Apps that Sync

Over the past week or so I’ve been playing with adding real-time sync to One to Watch using TouchDB, syncing via Cloudant (where I now work). The idea is two fold:

	- All your devices will be in sync. The same list of films, the same ratings, the whole caboodle. At the moment this is within a few seconds, but I’m wondering how much this drains the battery (TouchDB holds open a connection to Cloudant to receive notification of changes). It might be best to do periodic sync rather than always-on.
	- I’d like to add a web app once the sync works well, talking to the Cloudant database.

Cloudant’s service is based on CouchDB. CouchDB is a document database built from the ground up with disconnected operation in mind. It has a robust protocol for transferring data between databases, including getting two or more databases into an identical state. It’s obvious this should be a great fit for keeping mobile devices in sync with each other. Even better, the protocol is designed around the assumption that all devices are peers, and so doesn’t require a central point for a “master” copy of the data. Think git rather than svn.

For mobile devices, however, a central mediator often makes sense due to the constantly changing network conditions, addresses and so on a device experiences. Part of my work at Cloudant revolves around making it as easy as possible for developers to make use of this power within the constraints of a mobile gadget.

This is where TouchDB comes in. TouchDB is an Apache-licensed project that was started with the goal of creating a mobile-device native datastore able to speak the CouchDB replication protocol, and so perform as a peer in synchronising data between a mobile device and a remote CouchDB database. There are two main projects, one for Android and one for iOS. The iOS project is more advanced, fortunately for my needs.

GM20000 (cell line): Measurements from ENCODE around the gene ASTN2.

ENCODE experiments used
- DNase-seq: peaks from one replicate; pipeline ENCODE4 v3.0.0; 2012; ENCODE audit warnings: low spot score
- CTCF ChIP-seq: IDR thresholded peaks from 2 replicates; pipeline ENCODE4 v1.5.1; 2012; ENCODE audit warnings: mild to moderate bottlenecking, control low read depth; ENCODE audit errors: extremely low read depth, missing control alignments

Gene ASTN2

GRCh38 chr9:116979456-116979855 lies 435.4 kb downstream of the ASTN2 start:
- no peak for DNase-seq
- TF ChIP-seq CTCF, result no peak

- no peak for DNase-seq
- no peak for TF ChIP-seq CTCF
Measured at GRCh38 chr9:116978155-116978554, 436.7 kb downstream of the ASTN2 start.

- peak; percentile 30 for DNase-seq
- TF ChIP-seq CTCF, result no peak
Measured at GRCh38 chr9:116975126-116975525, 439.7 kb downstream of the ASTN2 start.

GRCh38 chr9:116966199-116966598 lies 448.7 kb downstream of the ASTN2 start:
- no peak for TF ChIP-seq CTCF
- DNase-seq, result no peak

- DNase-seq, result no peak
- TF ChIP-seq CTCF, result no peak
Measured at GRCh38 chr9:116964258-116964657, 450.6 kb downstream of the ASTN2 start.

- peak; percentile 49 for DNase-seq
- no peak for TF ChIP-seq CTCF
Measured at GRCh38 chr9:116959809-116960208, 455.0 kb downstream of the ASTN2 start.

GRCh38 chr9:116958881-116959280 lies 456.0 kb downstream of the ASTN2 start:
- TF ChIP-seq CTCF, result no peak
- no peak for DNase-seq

I’ve only just started my work with TouchDB. My first baby steps are learning the ins and outs of the library through the challenge of porting my own application over to using it. Fortunately One to Watch uses a home-brewed key-value store so the data model was already document-based and easy to bring into TouchDB land.

As I wanted to become more than cursorily familiar with TouchDB’s innards, I decided to work with the low-level database classes rather than the better documented CouchCocoa interface, which mimics CouchDB’s. It turns out there’s quite a bit of assumed knowledge — understandably — down in the guts of the implementation. Still, after a weeks teasing apart of the necessary from the unneeded, I’ve got to a stage where I’ve two devices and a simulator exchanging data with a master database sat on Cloudant. There’s something magical about watching changes leap from one device to the another, seemingly through the air.

While the databases seem pretty robust at keeping in sync with each other, my UI still needs a lot of rework to be able to respond to arbitrary changes appearing in the database that are not a result of a user’s actions. There’s still along way to go:

	- Make sure all the relevant views watch for changes.
	- Figure out what to do when the user makes changes to the same film on two devices — CouchDB helps with this, but it’s still up to the app developer to merge changes in this scenario.
	- Build out a server side mediator to give devices access to a user’s film database.
	- Think about how and if to build a web app to manage films.
	- Wring my hands about how to pay to keep such a service online.

It’s all pretty exciting, and hopefully I can find the time to work through the whole thing from start to finish. In general, all this experience will feed directly into my work for Cloudant, making the finished system pretty awesome. Well, that’s what I hope. And then I just have to get on the road to tell everyone about it.

I’ve been fascinated with the idea of all devices feeling like views onto the same datastore for over a decade — since my first Psion mobile computer — so being able to hopefully make it much easier through putting work into both Cloudant’s service and device libraries should be pretty fun.

.:.